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Deepavali in NSW Parliament makes the Subcontinent Community Proud

To begin with, I must say that the community from the Indian Subcontinent in Sydney felt very proud and overwhelmed, when it was announced that on 29 October, there would be Deepavali celebration at the NSW Parliament House.

The key message that comes out of this is the recognition of the Indian community- its culture and heritage into the Australian society. Simultaneously this also strengthens the respect and tolerance of Australia and its people on multiculturalism.

However this did not happened in one day. Over the years, people with origin from the Indian subcontinent have been migrating to Australia. Through hard work, today they have all established their presence and capability in the society. We now see them as company executives, bureaucrats, medical practitioners, lawyers, academics and trusted advisers. Their contribution to the society in every field is well recognised. Annual functions like the India Fair and Diwali Fair attract attention of the media and the politicians, because they see a big community together that can influence the well being of the society.

In fact, the idea of Deepavali celebration was seeded last year at the Diwali Fair at Fairfield showground when the State Premier Mr Bob Carr, at the request of the big community crowd, agreed to do something about this Festival of Lights next year. Mr Carr passed on that responsibility to Ms Virginia Judge, who was then the Mayor of Strathfield and now the State MP from Strathfield.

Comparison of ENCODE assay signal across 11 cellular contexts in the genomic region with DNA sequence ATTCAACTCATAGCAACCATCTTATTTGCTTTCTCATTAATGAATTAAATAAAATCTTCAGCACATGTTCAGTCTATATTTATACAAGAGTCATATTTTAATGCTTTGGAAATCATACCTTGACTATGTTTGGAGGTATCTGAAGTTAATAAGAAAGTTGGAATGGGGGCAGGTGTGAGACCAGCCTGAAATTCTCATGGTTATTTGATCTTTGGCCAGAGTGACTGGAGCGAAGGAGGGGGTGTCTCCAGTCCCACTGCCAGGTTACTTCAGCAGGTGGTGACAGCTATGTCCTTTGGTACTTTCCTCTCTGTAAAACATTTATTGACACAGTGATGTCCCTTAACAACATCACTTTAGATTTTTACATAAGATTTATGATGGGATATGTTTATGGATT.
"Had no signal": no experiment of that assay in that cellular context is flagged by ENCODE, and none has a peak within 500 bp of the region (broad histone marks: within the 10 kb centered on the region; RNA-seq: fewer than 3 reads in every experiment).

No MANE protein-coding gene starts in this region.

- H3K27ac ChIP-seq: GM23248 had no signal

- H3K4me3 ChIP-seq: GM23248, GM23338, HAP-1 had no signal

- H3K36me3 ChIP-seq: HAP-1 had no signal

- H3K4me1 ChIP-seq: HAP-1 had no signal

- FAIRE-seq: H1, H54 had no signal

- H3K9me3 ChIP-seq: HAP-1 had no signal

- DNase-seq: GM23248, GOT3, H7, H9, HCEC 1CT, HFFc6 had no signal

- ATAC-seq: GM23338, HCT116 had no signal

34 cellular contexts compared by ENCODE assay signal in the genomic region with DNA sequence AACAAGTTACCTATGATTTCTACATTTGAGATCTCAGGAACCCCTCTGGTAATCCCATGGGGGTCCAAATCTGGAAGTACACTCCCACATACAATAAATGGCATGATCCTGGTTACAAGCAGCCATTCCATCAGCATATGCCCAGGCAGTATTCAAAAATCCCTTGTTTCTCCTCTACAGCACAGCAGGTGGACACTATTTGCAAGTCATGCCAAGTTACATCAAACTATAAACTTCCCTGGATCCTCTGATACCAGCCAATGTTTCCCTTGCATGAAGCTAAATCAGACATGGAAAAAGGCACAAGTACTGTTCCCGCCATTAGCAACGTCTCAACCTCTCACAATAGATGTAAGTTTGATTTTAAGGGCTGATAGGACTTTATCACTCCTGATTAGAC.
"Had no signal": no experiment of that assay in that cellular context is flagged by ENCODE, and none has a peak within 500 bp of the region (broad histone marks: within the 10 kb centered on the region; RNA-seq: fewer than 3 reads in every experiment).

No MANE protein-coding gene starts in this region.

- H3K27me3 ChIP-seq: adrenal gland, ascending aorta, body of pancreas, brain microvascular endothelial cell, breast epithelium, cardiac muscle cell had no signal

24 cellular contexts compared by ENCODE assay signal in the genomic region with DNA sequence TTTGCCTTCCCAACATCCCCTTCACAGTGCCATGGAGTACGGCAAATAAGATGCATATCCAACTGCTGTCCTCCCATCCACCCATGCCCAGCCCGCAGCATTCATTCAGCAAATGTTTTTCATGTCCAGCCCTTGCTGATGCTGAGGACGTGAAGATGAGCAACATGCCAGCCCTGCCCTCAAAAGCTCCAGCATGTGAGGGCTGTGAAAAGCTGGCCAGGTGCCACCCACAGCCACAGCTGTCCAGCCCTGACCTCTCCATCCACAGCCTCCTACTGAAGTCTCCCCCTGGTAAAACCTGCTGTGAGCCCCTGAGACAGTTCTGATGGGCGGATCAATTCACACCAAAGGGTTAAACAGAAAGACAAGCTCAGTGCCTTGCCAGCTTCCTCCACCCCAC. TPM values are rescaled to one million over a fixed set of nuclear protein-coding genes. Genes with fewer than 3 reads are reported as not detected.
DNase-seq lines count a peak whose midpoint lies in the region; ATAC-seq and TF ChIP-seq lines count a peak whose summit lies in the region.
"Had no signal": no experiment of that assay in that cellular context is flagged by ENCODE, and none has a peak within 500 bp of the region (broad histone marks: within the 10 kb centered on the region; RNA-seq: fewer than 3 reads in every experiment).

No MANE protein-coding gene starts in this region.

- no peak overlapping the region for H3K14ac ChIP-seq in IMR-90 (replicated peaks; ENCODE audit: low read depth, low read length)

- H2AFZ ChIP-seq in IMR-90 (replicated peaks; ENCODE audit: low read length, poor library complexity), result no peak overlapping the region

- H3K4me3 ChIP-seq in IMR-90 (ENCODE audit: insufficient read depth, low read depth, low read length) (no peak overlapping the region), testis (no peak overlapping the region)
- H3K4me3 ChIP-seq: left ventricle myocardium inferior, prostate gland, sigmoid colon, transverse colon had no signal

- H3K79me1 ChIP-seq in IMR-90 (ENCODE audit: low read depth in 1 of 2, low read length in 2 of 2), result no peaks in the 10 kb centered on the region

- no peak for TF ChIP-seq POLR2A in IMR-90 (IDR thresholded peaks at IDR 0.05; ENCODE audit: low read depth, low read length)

As a result of that, on the 29 October we saw a nice little function, the significance of which is immense, at the Jubilee Hall of the NSW Parliament. It will remain as a red-letter day in the history of NSW Parliament to have held for the first time ever, a function that demonstrates ethnicity and diversity. And perhaps it is significant for people from the Indian subcontinent to be the first ethnic community to mark its cultural diversity in to the prestigious NSW Parliament House. In this context efforts of Ms Judge, who did spend part of her childhood in India and thus being exposed to the cultural diversity of India, and that of the Sponsors and the Festival Committee coordinated by Mr Raj Dutta, must be congratulated. Along with the community members, many State Ministers and MPs including Deputy Premier Dr Andrew Refshauge, Speaker of the House Mr John Aquilina, Consulate General of India Mr M.A. Ganapathy, Chairman, Australia India Business Council Mr Neville Roach and other dignitaries graced the program to capture the festive spirit of the Festival of Lights.

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